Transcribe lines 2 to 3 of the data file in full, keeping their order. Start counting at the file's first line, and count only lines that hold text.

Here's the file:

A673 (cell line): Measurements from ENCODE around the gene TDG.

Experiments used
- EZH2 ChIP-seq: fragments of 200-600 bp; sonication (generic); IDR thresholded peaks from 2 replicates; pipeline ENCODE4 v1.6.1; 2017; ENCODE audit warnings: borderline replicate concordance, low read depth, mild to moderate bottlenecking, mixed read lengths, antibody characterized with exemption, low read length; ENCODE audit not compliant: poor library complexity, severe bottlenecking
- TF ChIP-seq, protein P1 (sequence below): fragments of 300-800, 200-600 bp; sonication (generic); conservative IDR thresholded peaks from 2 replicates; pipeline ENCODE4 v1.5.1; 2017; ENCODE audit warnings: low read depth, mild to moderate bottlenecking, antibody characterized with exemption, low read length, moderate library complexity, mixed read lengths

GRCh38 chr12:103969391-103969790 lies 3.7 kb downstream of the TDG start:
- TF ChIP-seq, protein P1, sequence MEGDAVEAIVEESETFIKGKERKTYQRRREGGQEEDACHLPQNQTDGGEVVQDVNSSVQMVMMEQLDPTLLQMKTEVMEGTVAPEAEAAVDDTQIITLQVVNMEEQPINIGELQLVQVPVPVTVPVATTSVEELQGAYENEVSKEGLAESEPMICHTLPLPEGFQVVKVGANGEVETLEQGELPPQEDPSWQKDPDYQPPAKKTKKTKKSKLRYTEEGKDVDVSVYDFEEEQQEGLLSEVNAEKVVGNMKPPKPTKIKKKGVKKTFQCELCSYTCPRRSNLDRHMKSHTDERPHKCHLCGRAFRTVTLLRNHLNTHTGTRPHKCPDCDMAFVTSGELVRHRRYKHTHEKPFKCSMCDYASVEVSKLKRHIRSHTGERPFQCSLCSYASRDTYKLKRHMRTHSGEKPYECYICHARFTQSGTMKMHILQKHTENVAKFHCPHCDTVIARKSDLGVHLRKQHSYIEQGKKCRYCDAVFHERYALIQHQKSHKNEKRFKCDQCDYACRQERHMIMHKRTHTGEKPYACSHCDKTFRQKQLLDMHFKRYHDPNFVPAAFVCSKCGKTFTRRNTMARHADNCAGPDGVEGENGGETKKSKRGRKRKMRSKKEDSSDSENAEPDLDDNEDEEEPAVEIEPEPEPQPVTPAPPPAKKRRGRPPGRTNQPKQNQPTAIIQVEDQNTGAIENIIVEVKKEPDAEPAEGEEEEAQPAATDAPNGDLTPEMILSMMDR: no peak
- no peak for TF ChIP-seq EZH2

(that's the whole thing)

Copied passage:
Experiments used
- EZH2 ChIP-seq: fragments of 200-600 bp; sonication (generic); IDR thresholded peaks from 2 replicates; pipeline ENCODE4 v1.6.1; 2017; ENCODE audit warnings: borderline replicate concordance, low read depth, mild to moderate bottlenecking, mixed read lengths, antibody characterized with exemption, low read length; ENCODE audit not compliant: poor library complexity, severe bottlenecking